“We are putting the masks through a heat cycle after they are made and returned,” Harrison says. “I then seal them in a bag and also in a sealed tote for the length of time that the CDC recommends. I wait three to five days before giving them out.”

At press time, Harrison and her sewing group had made more than 4,000 masks and were expecting to finish 1,200 more soon.

Oregon Surgical Institute, Beaverton, Oregon

An employee of the ASC read an article about re-purposing sterile processing wraps, and the entire surgery center came together to make masks. “We gathered our entire team, along with doctors, physician assistants and reps and started to sew,” says Erin McKay, administrator. “Most of us have never used a sewing machine, but together we made 175 masks to share with our families, friends and local MD offices.” The team made masks in three sizes, she says, adult, child and toddler sizes. “Additionally, we gave 1800 surgical masks to our two local hospitals, Legacy and Providence.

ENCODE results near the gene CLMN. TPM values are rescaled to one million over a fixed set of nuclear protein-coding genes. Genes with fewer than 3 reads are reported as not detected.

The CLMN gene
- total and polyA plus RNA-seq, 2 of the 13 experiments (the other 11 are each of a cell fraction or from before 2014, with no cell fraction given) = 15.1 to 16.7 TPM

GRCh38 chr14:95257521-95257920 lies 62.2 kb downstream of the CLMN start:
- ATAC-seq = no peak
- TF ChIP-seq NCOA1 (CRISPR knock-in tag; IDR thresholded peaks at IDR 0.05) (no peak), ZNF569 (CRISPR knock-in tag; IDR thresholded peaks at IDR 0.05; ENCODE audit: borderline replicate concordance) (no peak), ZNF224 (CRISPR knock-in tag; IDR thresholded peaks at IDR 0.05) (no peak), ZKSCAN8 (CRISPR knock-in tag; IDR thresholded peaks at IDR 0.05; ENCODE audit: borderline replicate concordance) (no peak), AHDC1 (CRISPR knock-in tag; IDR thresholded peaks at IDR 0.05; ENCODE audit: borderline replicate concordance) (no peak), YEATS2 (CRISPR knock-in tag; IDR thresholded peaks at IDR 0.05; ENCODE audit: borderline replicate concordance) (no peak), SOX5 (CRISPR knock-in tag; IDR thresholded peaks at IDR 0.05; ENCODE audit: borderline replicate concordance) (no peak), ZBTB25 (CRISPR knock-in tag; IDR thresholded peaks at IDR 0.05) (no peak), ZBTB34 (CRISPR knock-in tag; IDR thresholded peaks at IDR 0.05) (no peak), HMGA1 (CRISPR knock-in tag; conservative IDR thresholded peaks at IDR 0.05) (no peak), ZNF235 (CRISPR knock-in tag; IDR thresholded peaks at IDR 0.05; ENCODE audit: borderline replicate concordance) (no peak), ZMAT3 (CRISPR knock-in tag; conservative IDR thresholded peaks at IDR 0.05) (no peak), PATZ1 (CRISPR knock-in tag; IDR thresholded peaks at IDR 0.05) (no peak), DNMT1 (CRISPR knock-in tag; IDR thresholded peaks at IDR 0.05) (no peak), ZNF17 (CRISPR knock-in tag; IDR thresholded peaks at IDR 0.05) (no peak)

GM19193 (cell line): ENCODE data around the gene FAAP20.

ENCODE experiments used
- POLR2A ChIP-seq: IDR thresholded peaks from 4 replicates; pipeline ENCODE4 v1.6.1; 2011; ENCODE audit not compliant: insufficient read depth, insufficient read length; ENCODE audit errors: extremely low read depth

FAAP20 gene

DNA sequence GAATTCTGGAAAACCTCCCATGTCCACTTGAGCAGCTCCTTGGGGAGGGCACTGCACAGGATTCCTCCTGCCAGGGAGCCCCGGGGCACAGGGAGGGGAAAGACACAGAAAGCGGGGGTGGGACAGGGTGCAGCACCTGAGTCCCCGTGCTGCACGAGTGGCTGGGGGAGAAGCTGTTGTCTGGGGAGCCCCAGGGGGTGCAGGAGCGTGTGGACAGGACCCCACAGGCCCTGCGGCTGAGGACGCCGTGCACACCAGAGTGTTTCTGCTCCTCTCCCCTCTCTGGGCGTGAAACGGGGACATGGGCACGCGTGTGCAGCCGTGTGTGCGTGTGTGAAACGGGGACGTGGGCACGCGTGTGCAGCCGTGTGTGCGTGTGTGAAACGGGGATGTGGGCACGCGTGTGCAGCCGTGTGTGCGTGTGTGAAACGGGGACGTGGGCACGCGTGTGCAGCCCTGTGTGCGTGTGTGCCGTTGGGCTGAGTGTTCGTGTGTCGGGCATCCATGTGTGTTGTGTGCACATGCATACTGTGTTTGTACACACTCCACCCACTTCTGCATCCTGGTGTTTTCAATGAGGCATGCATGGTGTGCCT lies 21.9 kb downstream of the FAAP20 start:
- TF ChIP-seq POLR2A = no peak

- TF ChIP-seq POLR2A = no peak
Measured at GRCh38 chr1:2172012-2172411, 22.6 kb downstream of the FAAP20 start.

“We know we are not on the front line but we are keenly aware that we have the ability and the resources to hopefully make difference,” McKay says.

The ASC has a group of trauma doctors and has been seeing patients in need of emergent/urgent surgeries, McKay says. “This has been good for staff and for our community, as we are still serving in a capacity that affords patients the ability to have a necessary surgery in a safe environment.”

The center has tightened up its screening process and is following guidelines similar to the hospitals, e.g., extensive screening, no visitors in the lobby, temperature screening for everyone walking through the door, including staff, and rescheduling patients if anything falls out of compliance with the guidelines, McKay says. “We are prepared if we need to act as a resource center for the hospitals as well as prepared to get back to business as usual- whenever that may be,” she says.